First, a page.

The problem was that not every issue I had could be, as another AA friend liked to say, “AA’ed away.” I tried desperately to use the steps on all situations, and it made things better, but not gone. I really began to believe that this was just the way I was, that this was it and I had to tough it out. All the racing thoughts, ruminations about horrendous and trivial things alike was just a part of my make-up, good luck with that. This is not even mentioning the lack of joy, the fear of impending, yet uncertain doom that seemed to trail me wherever I would go. Sure life had its great moments, but it was easy to fade to black, to feel overwhelmed. I never got to the point where I was before I got sober, but I was damn close and I knew it wasn’t getting any better and I already sobered up, so now what?

Turns out, it wasn’t all that different than when I sobered up. I was seeing a psychologist (who I still see from time to time) who I had built quite a relationship with, at least four or five years, so he knew me and my situation pretty well. We had tried multiple approaches in therapy, bits of advice, techniques and other strategies. Overall, things worked, for a time, but sooner or later the same problems would surface, just in different guises and forms. Finally, during a session the doc asked, “Are you depressed?” Honestly, I didn’t have an answer, but I knew I wasn’t in a good place and hadn’t been for some time. He made a suggestion that I see a colleague, a psychiatrist and begin discussing medicinal treatment for depression. I thought I would have a stronger reaction that I would rebel, but to my surprise I didn’t. All those years of taking advice in AA, made me much better at taking suggestions. Don’t get me wrong, I still wrestled with the idea, I even talked to my sponsor about it who said one of the most reassuring things. Basically he said, “I’m not a doctor I can’t tell you if you do or don’t need medication, I don’t diagnose.” I met with the psychiatrist, got the pills and went home.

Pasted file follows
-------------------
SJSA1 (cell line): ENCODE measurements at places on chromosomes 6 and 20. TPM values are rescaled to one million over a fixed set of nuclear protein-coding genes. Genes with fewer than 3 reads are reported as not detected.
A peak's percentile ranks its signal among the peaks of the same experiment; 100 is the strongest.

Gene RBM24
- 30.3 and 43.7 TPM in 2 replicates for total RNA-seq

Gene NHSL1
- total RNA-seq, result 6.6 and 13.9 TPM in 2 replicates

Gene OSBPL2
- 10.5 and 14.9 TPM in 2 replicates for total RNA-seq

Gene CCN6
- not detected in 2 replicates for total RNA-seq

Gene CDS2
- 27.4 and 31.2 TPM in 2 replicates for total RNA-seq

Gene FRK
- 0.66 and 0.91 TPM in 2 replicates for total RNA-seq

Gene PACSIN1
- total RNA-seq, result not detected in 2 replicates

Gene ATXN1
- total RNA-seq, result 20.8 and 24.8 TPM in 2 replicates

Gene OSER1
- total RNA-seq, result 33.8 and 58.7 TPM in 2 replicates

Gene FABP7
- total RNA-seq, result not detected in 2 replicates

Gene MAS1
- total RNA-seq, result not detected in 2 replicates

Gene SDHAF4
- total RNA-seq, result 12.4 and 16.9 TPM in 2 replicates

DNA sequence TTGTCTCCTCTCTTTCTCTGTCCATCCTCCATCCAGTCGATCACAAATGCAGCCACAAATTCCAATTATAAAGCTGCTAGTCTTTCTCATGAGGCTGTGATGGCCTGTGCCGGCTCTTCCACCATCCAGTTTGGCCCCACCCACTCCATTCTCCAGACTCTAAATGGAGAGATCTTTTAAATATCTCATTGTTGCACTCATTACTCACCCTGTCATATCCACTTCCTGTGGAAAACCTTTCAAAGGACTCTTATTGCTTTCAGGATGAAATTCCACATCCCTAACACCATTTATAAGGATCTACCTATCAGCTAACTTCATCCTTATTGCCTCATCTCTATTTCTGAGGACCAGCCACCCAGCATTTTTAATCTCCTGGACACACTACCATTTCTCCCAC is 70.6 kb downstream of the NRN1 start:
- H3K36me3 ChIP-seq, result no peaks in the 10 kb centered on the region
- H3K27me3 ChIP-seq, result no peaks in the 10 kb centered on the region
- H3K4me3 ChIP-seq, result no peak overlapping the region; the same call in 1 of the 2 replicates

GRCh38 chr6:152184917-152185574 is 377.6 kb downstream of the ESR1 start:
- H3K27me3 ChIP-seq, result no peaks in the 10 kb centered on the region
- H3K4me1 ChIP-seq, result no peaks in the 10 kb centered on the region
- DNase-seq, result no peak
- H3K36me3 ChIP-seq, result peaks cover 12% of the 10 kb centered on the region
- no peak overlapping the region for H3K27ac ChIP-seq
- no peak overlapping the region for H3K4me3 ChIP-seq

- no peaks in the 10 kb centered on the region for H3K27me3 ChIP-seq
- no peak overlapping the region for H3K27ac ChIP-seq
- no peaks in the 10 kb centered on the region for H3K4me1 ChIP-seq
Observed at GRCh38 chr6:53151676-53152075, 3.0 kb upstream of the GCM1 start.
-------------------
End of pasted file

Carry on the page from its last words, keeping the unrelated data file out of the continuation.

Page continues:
I didn’t take the pills right away. I was still a little gun shy. I was (and still am a little) concerned about the long term effects of the drugs and some of the side effects they mention are a little daunting. More than that though, I was crossing a personal Rubicon, I was admitting something that I never really thought I would, I was admitting that I had a mental illness. Sure in AA I talked about insanity and being crazy and doing stupid shit, but this was different. This was MEDS. This was scary, exactly like that scene from Glee. I had to work up the courage just to open that bottle. I sang a little bit of “White Rabbit” and popped my first pill.

The affect wasn’t as instantaneous as it was on Glee, in fact the meds made me very sleepy for a while. I adjusted to that and wouldn’t you know? Things slowly got better. After a couple of months, I could genuinely see and feel the difference in my life. No, I wasn’t walking around pressing wild flowers all the time, but I had a calm that I hadn’t experienced in a very long time. I didn’t feel weighed down, at least not as much, not as much at all. It didn’t make everything magically better, but it made me much more able to cope with thoughts and moods. I wasn’t as obsessed; I wasn’t as worried or anxious. If you asked, I wasn’t depressed. It’s still hard to admit sometimes, partially because of the stigma surrounding it, but the truth is I have a mental illness, a treatable mental illness that doesn’t rule my mind and my life anymore. I don’t like to think of what might have been, so I’ll close by saying this, if you feel like you need help, or someone mentioned that help might not be a bad idea, don’t wait. You may not go on medication or be crazy, but it’s not as bad as all that. In fact, it can get a whole lot better if you’re open to trying something new and having a little faith.